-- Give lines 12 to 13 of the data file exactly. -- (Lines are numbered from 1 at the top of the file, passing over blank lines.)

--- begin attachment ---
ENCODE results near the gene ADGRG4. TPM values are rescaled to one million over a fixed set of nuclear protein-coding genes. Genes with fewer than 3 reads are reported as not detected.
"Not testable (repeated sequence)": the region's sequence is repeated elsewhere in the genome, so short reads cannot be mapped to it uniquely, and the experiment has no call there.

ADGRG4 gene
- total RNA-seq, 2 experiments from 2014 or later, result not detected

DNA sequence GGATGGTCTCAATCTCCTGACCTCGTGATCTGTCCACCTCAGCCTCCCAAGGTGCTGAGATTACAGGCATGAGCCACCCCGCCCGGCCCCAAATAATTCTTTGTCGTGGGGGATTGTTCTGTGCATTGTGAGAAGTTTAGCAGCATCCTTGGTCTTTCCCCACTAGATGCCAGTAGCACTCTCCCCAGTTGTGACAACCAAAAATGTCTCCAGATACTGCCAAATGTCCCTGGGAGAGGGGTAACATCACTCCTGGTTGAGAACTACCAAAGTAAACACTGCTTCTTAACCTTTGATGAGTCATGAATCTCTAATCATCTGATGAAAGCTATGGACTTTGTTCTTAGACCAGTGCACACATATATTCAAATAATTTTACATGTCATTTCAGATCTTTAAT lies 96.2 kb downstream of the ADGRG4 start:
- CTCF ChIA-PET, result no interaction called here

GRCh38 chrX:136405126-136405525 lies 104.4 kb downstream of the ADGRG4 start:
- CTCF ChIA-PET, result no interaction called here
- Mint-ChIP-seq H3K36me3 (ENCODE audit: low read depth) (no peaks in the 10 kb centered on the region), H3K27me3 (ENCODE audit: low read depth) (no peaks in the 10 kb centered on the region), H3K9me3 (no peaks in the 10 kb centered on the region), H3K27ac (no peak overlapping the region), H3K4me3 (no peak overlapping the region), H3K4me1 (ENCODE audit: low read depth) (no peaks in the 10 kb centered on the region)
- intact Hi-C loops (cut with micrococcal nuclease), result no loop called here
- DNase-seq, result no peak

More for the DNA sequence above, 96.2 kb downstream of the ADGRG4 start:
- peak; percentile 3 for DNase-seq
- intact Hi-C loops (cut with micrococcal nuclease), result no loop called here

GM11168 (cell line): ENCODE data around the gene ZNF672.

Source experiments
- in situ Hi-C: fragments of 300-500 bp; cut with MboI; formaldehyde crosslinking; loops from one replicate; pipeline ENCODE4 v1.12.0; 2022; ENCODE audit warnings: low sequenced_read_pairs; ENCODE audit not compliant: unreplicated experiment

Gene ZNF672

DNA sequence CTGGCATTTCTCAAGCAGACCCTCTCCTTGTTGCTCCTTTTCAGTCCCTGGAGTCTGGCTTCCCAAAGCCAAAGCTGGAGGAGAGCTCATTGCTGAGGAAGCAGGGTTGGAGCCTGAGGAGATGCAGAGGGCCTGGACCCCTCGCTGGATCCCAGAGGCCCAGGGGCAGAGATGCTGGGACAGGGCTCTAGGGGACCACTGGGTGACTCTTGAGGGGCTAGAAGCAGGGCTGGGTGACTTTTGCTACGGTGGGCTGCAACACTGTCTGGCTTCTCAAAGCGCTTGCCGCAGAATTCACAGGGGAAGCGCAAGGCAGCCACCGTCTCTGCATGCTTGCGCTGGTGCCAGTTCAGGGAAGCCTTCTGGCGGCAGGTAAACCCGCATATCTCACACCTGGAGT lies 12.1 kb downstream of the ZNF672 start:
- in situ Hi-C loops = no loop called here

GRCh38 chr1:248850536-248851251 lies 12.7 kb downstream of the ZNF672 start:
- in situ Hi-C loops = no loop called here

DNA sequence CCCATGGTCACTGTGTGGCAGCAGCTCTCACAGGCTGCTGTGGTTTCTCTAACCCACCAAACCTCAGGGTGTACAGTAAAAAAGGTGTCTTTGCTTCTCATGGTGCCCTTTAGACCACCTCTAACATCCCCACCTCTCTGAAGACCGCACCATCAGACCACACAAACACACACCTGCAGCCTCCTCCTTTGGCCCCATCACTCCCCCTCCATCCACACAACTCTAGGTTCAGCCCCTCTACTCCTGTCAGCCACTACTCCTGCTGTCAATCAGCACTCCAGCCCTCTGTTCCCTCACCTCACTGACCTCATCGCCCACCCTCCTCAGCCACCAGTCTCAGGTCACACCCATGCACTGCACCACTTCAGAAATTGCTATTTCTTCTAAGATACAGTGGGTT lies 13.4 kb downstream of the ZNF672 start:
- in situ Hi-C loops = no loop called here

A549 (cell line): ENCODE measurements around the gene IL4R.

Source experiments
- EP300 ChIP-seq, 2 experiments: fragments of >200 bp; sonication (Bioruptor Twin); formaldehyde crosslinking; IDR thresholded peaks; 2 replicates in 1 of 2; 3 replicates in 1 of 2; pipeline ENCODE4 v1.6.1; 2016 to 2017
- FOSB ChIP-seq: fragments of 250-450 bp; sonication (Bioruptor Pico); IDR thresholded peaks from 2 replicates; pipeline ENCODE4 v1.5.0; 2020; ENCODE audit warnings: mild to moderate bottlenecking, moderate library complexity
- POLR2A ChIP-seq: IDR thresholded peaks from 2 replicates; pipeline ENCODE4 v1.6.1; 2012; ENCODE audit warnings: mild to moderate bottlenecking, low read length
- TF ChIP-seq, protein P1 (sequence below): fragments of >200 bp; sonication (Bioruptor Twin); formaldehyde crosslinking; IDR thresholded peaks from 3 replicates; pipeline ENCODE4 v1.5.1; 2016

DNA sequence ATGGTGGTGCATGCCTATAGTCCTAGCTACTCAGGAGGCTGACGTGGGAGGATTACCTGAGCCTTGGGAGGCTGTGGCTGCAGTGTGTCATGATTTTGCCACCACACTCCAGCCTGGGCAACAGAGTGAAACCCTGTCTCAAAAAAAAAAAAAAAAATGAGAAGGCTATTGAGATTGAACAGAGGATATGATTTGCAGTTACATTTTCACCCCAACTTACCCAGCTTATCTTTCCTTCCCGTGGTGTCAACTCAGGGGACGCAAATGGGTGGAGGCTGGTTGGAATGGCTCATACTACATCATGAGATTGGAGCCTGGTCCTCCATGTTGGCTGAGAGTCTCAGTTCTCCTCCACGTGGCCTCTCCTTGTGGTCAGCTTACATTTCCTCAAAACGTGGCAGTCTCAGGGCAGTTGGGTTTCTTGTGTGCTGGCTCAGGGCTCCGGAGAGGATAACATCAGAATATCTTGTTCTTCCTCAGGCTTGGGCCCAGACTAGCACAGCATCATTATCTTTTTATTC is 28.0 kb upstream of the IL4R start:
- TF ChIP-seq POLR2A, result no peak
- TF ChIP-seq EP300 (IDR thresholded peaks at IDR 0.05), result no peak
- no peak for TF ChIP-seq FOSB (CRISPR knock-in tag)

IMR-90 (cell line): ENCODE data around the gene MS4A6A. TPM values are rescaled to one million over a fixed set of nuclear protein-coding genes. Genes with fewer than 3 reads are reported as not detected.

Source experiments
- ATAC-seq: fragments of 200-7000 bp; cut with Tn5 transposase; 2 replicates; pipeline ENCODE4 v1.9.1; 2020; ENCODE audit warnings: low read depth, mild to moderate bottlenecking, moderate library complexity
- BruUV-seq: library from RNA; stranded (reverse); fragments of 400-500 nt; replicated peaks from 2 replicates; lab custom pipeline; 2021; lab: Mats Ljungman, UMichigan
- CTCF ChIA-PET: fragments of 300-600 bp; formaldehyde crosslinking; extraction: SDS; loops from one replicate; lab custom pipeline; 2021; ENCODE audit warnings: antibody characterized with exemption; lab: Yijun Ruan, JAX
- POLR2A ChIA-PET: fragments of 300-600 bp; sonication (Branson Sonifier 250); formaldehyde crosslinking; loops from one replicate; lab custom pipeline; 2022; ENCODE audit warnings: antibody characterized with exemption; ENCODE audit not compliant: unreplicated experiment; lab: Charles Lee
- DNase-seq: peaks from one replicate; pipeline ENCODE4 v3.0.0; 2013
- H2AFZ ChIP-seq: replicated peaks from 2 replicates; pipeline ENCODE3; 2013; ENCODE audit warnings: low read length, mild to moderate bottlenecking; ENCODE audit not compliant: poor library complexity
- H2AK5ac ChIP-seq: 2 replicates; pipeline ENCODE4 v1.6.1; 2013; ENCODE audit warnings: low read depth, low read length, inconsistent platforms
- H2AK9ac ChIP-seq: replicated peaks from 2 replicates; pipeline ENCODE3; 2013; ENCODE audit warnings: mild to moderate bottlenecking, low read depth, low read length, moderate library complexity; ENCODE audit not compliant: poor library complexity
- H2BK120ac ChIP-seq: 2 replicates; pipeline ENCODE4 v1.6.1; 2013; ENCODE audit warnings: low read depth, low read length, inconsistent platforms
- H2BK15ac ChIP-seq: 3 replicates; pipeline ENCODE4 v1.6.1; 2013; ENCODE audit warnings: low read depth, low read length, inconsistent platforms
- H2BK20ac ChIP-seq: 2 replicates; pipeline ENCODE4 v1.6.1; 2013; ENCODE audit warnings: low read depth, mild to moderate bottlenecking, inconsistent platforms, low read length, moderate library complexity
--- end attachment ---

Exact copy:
More for the DNA sequence above, 96.2 kb downstream of the ADGRG4 start:
- peak; percentile 3 for DNase-seq